I would also recommend this performance to anyone who is complacent about January 6 or any of the other dark clouds gathering around our fragile democracy. Her story aptly highlights why “populist” authoritarians are bad for the health and well-being of their country.
On Thursday, September 15, 2022, I went to see a performance of Mai Khoi’s “Bad Activist” at Point Park University’s “Playhouse.” Years ago, my significant other and I went to the Playhouse when it was in Oakland, on Craft Avenue, in a re-purposed synagogue. Back then it had a vintage, dusty, homey feel, and I was bummed when they said they were going to relocate to downtown Pittsburgh. When they began building their new playhouse between Fourth Avenue and Forbes Avenue, I would walk past the construction site several times a week because I work in the City-County Building. From the outside, the new theatre looked impressive and modern, definitely far different than its former self in Oakland.
Just like I did with my Mountain Goats review at the Roxian Theatre in McKees Rocks, I’m going to start the review with the space where this performance occurred, the PNC Theatre. I entered into the “playhouse” from the Forbes Avenue side and down a flight of steps. I entered the theatre and immediately found the box office where my tickets were waiting. Across from the box office was an area selling alcohol/mixed drinks (but no popcorn!). There are actually three “theatres/performance spaces” located inside the playhouse. When I entered the PNC Theatre I was immediately taken with the architecture of the space. I’m a sucker for fluid, modern styles, and this theatre had exposed dark wood and roomy, comfortable gold velvet seats. My seat was several rows back from the stage. The acoustics were, as you would imagine, very good. I would definitely see another performance here; the space was very comfortable.
Now, as for the performance, with a large screen behind her, Mai Khoi, who is now in exile in this country through City of Asylum, detailed her life living in Vietnam and how she came to the United States. Most of us only know Vietnam through our war there many years ago – if we know Vietnam at all. I did not know how oppressive the Vietnamese government was. Mai Khoi talked about her father’s forbidden love of rock and roll and how he would play rock music and love songs (which were also forbidden by the government) for her. She said her father wore bell bottoms, which led to an encounter with the authorities that sent him to a re-education camp. She talked abut how only songs about “Uncle Ho Chi Minh” and patriotic songs were permitted. Her earliest love of music began when her father fashioned a piano for her out of odds and ends and taught her to play.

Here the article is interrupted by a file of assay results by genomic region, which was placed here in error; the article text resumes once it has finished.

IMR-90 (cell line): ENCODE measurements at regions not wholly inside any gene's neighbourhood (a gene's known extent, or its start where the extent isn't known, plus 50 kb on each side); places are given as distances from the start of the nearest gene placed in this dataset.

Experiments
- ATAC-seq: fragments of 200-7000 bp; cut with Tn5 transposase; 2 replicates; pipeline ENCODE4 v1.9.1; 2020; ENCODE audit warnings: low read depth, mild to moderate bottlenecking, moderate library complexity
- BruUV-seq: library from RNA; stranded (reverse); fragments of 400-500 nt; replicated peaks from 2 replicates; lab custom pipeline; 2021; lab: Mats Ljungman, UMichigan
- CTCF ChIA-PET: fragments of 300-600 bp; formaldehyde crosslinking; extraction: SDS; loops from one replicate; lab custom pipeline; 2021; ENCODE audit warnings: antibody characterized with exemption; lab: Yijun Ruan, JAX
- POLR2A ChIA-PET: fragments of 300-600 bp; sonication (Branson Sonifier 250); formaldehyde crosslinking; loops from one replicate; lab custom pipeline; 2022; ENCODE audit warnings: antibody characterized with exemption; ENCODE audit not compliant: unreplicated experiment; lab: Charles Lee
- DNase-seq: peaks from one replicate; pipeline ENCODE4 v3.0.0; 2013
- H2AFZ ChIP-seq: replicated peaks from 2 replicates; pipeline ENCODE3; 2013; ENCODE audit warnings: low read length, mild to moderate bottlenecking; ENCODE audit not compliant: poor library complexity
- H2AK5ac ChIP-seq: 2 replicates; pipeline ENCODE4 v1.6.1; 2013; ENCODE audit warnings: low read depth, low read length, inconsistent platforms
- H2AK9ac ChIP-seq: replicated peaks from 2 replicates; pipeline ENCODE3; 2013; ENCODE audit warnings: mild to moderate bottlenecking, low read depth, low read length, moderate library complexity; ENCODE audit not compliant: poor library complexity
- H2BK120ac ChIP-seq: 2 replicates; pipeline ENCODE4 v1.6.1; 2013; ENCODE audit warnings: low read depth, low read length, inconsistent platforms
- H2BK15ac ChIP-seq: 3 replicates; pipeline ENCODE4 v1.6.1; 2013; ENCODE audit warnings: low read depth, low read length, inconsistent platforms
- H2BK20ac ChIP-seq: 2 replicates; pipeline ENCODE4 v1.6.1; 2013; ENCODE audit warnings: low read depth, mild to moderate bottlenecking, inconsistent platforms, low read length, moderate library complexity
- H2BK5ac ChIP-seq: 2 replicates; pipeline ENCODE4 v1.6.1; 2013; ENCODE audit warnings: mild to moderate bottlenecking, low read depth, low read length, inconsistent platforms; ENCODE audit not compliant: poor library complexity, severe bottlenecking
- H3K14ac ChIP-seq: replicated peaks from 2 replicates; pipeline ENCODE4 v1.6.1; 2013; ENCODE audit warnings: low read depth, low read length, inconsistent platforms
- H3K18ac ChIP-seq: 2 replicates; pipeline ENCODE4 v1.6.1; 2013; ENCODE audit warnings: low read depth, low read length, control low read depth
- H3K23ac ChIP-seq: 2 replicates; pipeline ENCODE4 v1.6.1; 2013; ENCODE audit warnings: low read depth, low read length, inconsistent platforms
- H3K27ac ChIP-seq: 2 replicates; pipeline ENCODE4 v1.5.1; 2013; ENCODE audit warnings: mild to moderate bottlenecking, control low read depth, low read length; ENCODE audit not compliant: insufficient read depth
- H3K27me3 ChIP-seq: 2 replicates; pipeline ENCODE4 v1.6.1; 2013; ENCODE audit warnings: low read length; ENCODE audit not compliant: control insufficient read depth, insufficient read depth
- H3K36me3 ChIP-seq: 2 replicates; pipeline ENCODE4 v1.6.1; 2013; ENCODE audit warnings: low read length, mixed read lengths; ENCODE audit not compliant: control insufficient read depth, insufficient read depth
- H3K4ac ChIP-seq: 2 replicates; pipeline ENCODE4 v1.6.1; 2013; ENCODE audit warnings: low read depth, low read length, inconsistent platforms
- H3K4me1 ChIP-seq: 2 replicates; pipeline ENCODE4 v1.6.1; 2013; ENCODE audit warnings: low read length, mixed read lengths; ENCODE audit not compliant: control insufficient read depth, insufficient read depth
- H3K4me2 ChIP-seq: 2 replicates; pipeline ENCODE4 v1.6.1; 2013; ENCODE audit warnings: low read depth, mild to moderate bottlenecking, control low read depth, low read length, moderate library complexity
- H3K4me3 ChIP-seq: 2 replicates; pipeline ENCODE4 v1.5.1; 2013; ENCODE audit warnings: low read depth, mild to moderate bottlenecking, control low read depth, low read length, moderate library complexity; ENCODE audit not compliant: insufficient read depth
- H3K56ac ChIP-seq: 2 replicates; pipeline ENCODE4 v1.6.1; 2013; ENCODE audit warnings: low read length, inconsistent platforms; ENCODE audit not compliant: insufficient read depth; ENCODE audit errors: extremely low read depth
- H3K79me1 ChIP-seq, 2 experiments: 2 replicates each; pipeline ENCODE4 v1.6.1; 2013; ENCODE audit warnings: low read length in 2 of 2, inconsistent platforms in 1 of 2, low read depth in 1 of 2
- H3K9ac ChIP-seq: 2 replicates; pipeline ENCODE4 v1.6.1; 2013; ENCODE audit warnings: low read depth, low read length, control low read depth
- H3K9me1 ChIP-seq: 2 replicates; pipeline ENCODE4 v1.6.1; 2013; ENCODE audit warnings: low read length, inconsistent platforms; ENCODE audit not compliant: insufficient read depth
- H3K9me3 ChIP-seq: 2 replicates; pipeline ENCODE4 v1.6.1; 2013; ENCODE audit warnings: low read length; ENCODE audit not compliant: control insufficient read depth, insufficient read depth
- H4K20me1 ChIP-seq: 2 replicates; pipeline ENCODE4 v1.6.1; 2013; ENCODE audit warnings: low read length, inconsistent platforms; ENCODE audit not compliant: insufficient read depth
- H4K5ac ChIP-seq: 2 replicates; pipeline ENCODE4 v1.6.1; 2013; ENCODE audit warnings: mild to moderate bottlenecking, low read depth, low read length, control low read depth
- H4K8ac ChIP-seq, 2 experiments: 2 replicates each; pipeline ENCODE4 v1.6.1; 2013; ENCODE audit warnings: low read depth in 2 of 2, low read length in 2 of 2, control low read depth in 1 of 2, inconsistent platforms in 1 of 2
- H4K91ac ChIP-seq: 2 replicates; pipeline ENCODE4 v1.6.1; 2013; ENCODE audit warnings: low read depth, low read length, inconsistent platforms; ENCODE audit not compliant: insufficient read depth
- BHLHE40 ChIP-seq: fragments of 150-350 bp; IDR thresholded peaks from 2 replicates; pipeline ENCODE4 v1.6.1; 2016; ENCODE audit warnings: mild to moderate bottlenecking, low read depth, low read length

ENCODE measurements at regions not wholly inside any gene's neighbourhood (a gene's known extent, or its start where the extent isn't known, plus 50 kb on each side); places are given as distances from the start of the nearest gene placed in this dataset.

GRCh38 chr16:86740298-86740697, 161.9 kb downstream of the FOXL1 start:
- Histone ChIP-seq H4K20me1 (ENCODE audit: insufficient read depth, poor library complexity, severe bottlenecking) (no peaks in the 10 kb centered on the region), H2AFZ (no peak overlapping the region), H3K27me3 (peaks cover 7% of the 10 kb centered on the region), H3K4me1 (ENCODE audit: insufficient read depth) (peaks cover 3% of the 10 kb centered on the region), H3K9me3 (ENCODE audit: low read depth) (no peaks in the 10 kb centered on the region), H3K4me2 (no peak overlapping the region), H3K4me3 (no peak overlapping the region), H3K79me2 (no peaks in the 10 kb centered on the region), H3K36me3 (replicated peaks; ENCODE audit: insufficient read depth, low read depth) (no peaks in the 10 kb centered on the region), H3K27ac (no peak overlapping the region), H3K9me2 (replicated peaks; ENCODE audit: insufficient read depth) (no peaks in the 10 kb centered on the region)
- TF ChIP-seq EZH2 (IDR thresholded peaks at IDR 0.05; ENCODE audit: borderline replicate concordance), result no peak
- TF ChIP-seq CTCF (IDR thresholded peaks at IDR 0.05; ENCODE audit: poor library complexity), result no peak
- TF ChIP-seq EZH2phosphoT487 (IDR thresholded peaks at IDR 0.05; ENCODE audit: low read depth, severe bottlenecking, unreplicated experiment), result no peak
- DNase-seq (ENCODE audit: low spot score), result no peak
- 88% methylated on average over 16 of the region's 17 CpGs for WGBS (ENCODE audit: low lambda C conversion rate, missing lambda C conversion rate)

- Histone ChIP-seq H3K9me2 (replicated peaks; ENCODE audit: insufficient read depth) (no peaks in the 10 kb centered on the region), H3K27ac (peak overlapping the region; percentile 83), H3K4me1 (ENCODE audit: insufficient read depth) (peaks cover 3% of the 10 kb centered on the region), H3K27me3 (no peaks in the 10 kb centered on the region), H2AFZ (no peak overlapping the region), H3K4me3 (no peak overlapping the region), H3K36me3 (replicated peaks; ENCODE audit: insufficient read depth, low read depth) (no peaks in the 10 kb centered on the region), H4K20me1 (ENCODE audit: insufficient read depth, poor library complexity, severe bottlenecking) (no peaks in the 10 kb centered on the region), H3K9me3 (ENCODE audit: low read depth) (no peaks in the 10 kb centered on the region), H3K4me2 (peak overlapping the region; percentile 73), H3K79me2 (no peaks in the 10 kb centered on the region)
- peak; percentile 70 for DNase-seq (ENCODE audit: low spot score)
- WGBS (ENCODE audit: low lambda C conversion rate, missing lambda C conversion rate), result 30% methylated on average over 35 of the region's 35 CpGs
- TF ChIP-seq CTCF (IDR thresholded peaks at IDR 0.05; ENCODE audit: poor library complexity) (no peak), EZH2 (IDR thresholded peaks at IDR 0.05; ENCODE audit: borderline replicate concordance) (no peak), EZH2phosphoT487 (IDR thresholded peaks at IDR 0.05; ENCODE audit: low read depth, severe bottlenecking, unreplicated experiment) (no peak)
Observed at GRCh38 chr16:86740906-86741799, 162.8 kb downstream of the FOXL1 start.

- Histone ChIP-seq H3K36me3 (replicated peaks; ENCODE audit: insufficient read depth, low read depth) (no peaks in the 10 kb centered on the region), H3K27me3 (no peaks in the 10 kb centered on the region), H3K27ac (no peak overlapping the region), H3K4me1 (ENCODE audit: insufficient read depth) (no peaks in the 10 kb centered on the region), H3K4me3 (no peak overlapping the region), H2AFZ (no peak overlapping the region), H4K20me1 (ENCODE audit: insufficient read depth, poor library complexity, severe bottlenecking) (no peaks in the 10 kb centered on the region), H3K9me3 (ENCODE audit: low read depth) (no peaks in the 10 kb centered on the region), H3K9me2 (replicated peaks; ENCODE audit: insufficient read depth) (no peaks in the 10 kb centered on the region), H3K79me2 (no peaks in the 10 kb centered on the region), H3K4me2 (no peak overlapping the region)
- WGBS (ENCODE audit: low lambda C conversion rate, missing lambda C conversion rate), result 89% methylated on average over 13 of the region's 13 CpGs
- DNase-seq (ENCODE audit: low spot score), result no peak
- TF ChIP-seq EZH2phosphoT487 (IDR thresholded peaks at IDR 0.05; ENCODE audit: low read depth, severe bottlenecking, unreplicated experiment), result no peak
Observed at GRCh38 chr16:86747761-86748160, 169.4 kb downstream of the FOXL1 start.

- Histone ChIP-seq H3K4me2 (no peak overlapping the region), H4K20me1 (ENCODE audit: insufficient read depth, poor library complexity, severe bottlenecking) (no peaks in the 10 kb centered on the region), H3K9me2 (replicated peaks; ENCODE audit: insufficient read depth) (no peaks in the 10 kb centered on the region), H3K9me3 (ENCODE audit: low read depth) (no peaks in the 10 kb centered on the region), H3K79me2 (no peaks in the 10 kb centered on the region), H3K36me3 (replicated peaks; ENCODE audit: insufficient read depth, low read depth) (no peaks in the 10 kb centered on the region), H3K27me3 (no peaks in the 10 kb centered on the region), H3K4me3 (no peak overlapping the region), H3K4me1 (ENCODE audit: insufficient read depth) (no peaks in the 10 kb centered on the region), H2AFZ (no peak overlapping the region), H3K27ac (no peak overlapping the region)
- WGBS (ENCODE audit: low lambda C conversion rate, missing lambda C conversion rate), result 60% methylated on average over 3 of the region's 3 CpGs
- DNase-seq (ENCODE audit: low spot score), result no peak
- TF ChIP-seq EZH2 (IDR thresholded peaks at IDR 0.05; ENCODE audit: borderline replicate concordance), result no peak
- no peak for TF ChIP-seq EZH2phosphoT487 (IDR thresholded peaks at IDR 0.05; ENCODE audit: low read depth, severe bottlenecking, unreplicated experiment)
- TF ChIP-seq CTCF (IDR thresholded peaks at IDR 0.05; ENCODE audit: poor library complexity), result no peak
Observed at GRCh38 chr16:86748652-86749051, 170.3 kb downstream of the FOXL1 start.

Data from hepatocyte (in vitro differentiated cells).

Acceptance into a music school led her to opera, which she said was “boring.” She then sang some opera for us which showcased her beautiful voice and range. Most of the songs she performed that night were in her native Vietnamese with English subtitles projected on the screen behind her. Mai Khoi found her way from opera to pop music and at one time was the biggest pop star in Vietnam. However, even being a “big pop star” did not protect her from pervasive government interference in everything from the choice of songs she sang to what she wore. In fact, persistent censorship is what led her to begin pushing back against the Vietnamese government using her biggest platform—her stardom. Needless to say, the more she pushed, the more the government pushed back. She hoped a meeting with President Obama would help her fight the oppressive Vietnamese government (the government does not permit free speech, freedom of movement or any of the basic freedoms we have taken for granted in this country). She quickly learned that neither President Obama nor any other foreign leader could save her or her country. She tried to run for office and was thwarted. One of the final straws was when Trump visited Vietnam and she held up a sign that said “Piss on Trump.” From that time forward she was hounded and harassed by the government before eventually going into exile.
As Mai Khoi narrated this story, she sang some of the pop songs that made her famous, some of the protest songs that made her a target and songs that highlighted forbidden poetry. Her voice could soar from opera to very guttural screams and grunts – she reminded me at points during the performance of Yoko Ono. She played several Vietnamese instruments and behind her, the band composed of a piano/synth player, a saxophonist and a drummer, accompanied her adding passion to the songs.
However, even being a “big pop star” did not protect her from pervasive government interference in everything from the choice of songs she sang to what she wore.
I was glad that I got the opportunity to see this magnificent piece of art. I would highly recommend anyone going to see her perform. I would also recommend this performance to anyone who is complacent about January 6 or any of the other dark clouds gathering around our fragile democracy. Her story aptly highlights why “populist” authoritarians are bad for the health and well-being of their country.
The International Free Expression Project, is a Pittsburgh-based nonprofit organization that works to advance free-expression rights. Mai Khoi is a member of IFEP’s International Advisory Board.
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